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Thursday, February 4, 2016

Differences between an annuity and a genuine stock and bond investment

By Davis Miller

For the average individual that is not used to the investment market, the variety of available investments can be overpowering. The main differences between annuities, genuine stocks and bonds are confusing. Before spending any money and choosing one or more of these investments, you might want to spend some time understanding the basics. Whether you’re looking to diversify your portfolio or start a new investment, the following guidelines will help provide a clearer perspective.


Stock investments

Stock market investing involves a varying amount of financial risk
Stock investments increase in value via capital appreciation
Stock investments are all about buying a percentage of a company that is publicly owned. Based on the general earnings of that company, your stock’s value can alter. If the earnings increase, then your stocks will also increase; likewise, if you invest in a low-performing company, your stocks will drop as well. It can be challenging to invest in stocks. However, the good news is the long term the returns can be quite significant. If you’re new to the investment market, consulting with a financial advisor to help you make the right decision can be the smartest thing you can do.

Find some time to read books on the investment market. Perform a thorough research on forums like Bogleheads to get a feel of the investment world, and try to understand the raw meaning of an investment allocation, bond, stock, mutual fund or ETF.  Exchange traded funds in particular, is a form of investment that keeps costs low. In time, those small fees and percentages will add up, and the amount you initially spent will increase.

Bond investments

Before making the decision to invest in bonds, you should know there are various ways to do it, including unit investment trusts, individual bonds and bond funds. If you’re attempting to diversify your investment portfolio, it is important to choose bonds that match with your needs and expectations. The majority of individual bonds are traded on the OTC (over-the-counter) market. In general, bonds are sold in denominations of $5,000. Buying a bond means that you’re loaning money to an issuer; this issuer can be a corporation, government unity or bank.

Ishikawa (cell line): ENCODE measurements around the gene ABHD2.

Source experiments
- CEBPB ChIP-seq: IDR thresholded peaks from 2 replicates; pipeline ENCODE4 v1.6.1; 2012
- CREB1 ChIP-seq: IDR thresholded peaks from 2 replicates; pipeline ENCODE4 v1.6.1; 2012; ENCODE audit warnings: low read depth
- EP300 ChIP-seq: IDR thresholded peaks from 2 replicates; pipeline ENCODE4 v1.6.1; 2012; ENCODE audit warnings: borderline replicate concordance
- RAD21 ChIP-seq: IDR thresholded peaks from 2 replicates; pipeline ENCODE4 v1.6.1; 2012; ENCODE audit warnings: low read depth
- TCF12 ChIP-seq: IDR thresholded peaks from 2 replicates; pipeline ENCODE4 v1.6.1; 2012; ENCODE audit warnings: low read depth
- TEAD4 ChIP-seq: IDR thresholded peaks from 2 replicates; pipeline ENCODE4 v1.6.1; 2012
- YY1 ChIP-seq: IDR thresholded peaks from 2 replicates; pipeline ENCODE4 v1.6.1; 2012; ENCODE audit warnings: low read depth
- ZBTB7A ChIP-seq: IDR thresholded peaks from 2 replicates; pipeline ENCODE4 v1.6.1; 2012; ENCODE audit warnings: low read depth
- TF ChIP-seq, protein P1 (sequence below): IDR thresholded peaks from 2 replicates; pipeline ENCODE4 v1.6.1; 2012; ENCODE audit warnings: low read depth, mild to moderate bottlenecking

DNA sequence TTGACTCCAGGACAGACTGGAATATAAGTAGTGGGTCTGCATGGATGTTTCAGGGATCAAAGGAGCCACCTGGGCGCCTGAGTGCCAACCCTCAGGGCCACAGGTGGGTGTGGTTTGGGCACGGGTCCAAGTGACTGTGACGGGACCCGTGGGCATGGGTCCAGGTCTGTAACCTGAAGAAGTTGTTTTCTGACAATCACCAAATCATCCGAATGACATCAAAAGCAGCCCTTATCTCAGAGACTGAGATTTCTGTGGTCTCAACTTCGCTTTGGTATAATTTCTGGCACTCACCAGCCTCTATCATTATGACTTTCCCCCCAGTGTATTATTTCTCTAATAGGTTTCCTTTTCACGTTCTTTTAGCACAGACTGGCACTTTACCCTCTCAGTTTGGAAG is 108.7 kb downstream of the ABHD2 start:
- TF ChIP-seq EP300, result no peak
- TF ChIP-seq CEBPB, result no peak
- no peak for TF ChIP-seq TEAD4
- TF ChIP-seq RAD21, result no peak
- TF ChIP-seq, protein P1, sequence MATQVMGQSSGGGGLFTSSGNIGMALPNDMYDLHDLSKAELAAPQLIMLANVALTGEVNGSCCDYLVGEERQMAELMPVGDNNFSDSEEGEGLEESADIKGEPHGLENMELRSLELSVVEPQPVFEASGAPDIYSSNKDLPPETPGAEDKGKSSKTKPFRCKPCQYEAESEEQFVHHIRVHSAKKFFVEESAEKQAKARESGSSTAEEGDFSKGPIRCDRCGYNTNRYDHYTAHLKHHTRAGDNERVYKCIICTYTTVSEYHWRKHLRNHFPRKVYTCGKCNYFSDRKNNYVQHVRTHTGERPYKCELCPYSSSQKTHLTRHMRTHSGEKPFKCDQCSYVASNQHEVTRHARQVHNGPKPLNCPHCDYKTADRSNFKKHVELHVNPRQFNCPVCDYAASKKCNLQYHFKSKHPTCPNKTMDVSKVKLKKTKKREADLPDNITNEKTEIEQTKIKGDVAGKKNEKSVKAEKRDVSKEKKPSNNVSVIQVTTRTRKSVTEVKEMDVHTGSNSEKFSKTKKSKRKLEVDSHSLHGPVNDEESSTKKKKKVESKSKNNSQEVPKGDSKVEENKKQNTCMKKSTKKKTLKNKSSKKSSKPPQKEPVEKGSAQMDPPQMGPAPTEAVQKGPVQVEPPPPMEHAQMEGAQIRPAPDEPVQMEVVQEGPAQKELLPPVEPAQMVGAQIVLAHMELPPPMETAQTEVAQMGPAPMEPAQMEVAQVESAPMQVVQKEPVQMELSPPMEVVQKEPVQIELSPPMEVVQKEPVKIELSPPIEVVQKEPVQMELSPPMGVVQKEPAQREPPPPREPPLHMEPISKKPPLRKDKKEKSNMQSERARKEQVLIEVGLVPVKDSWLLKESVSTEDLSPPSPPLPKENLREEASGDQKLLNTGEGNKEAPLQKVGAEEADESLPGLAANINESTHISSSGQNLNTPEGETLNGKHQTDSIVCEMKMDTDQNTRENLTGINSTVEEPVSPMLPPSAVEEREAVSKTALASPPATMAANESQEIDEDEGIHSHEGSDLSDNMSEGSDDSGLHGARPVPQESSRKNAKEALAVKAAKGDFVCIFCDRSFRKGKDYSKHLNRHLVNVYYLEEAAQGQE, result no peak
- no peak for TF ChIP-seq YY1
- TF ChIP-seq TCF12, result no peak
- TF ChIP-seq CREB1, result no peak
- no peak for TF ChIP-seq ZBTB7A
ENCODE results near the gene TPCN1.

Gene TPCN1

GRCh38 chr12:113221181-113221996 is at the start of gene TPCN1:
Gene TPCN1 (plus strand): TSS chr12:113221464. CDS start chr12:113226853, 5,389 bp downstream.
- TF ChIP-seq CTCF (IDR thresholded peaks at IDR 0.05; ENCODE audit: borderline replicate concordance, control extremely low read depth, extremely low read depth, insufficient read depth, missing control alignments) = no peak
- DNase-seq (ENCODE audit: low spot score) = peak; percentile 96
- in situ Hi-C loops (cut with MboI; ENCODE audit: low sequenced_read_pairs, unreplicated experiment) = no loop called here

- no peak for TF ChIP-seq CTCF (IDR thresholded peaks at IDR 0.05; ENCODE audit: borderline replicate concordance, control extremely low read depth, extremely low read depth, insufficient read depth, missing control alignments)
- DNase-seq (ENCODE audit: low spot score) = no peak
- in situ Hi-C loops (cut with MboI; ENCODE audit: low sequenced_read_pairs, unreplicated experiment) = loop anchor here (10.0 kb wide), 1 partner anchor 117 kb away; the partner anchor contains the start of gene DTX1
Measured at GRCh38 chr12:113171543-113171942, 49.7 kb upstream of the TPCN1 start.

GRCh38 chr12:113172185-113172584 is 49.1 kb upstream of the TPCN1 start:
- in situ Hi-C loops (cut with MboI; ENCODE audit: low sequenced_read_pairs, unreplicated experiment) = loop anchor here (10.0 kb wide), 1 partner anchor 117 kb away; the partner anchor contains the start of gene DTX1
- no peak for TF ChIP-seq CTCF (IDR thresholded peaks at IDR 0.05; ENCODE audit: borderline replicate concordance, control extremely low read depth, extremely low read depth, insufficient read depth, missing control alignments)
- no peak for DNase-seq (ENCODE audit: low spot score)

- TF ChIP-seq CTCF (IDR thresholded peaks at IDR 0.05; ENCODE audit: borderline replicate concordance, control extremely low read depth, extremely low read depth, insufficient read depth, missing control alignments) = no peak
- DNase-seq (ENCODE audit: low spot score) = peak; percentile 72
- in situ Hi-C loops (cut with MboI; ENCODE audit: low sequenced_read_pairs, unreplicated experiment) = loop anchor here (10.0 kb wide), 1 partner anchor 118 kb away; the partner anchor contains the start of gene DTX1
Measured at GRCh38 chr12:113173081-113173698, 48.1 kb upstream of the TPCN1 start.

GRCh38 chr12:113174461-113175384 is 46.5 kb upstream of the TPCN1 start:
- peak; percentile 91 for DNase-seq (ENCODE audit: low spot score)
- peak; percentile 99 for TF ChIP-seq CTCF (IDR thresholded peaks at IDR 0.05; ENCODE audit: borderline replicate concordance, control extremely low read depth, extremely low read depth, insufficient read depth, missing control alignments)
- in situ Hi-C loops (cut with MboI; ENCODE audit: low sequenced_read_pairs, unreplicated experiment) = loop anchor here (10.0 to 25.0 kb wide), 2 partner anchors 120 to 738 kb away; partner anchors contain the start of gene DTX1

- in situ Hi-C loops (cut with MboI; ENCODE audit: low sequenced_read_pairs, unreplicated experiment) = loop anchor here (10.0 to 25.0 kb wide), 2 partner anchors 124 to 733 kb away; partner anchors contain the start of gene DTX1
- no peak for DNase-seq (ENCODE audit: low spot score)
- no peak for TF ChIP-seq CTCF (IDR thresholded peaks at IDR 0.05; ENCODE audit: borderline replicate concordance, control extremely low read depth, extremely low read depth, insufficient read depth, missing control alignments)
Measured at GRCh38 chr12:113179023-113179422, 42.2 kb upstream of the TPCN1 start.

Bond yields differ and are influenced by time until maturity and interest rates
Bonds are issued by governments, municipalities and corporations

The issuer will use your money to fund special projects, and in exchange for the money you’ve spent, it gives you an annual fixed interest payment. The general prices for a bond are based on interest rates. If interest rates increase, the prices for the bond go down; if they fall, the bond’s value increases.

Differences between stocks and bonds

Also known as shares of stock, stock investments are an ownership interested within a certain company. Bonds on the other hand, are a special form of debt in the long term that makes the issuing corporation (the lender) promise to give back to you an amount based on a specified interest rate. The owners get stock dividends from stock investments, whereas bondholders get a paid interest rate. In an attempt to beat the market, many investors make the mistake of under-performing it; that’s because they usually end up buying and selling when they shouldn’t.

Annuities

As far as annuities are concerned, prospective investors should know that this form of investment is issued by an insurance company. Annuities are common retirement investments; they permit an investor to build up money that is tax-deferred, and then withdraw the money when that investor needs it. Annuities are split in 3 main types: fixed annuities – which provide a fixed-interest rate for a specific time period issued in the contract, variable annuities – which are an investment collection with tax-deferred earning, and indexed annuities – which grow based on the way the equity market performs.


Annuities are sometimes used to manage income cashflow
Annuities provide alternative investment options
both annuities and bonds are popular investment forms with extremely vast benefits. Annuities offer retirees a guaranteed paycheck that’s similar to a salary, while bonds provide guaranteed regular interest for a fixed period of time. Annuities are bought from life insurance companies, whereas bonds are bought from major corporations, governments and municipalities. An annuity is similar to a contract between an insurance company and an investors; a bond on the other hand, is a loan offered by an investor to a government body or business. 

Whether you’re thinking to invest in stocks, bonds or annuities, it’s fundamental to consult with a financial advisor first. Be clear from the very beginning and specify how much you’re willing to risk; express your expectations, demands and requirements, and settle on an investment plan together. A well-rounded investment portfolio might bring you significant returns in the long run.


About the author: Davis Miller is the writer to this article. He is a regular contributor at many sites and mainly focuses on business and finance related topics. Also he works for http://www.synaptic.co.uk/ where you can find various financial research tools for financial advisers and planners.

Images: 1 and 2: US-PDGov; 3. Annuityve/Wikipedia, "Types of Annutiies", CC BY-3.0